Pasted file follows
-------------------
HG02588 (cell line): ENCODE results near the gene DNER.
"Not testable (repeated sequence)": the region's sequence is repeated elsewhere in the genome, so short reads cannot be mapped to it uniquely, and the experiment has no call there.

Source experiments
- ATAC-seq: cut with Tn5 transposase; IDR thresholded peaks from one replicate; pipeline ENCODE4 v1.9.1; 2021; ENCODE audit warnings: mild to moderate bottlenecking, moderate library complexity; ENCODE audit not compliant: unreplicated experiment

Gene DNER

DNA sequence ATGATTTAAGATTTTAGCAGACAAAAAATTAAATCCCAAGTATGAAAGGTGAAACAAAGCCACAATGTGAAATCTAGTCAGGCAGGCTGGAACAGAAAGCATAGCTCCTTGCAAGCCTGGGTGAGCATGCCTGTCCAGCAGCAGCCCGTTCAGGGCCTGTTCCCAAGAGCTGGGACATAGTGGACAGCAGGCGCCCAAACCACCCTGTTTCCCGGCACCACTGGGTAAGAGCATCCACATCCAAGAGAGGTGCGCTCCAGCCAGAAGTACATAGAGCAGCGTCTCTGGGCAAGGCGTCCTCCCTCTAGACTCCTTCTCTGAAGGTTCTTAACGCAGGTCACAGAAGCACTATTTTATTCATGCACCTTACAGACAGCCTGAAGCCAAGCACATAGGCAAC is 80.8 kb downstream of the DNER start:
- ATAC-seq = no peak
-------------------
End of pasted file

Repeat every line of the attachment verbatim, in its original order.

HG02588 (cell line): ENCODE results near the gene DNER.
"Not testable (repeated sequence)": the region's sequence is repeated elsewhere in the genome, so short reads cannot be mapped to it uniquely, and the experiment has no call there.

Source experiments
- ATAC-seq: cut with Tn5 transposase; IDR thresholded peaks from one replicate; pipeline ENCODE4 v1.9.1; 2021; ENCODE audit warnings: mild to moderate bottlenecking, moderate library complexity; ENCODE audit not compliant: unreplicated experiment

Gene DNER

DNA sequence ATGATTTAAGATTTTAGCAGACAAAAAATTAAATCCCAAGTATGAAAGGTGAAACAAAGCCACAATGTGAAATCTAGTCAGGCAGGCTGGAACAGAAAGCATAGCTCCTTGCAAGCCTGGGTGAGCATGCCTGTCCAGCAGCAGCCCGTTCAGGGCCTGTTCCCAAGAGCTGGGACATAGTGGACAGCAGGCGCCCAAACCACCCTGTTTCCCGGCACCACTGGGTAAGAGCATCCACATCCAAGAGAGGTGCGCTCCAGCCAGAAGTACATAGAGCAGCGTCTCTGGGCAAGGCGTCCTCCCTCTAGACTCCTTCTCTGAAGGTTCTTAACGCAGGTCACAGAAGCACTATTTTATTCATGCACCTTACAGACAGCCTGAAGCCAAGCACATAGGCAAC is 80.8 kb downstream of the DNER start:
- ATAC-seq = no peak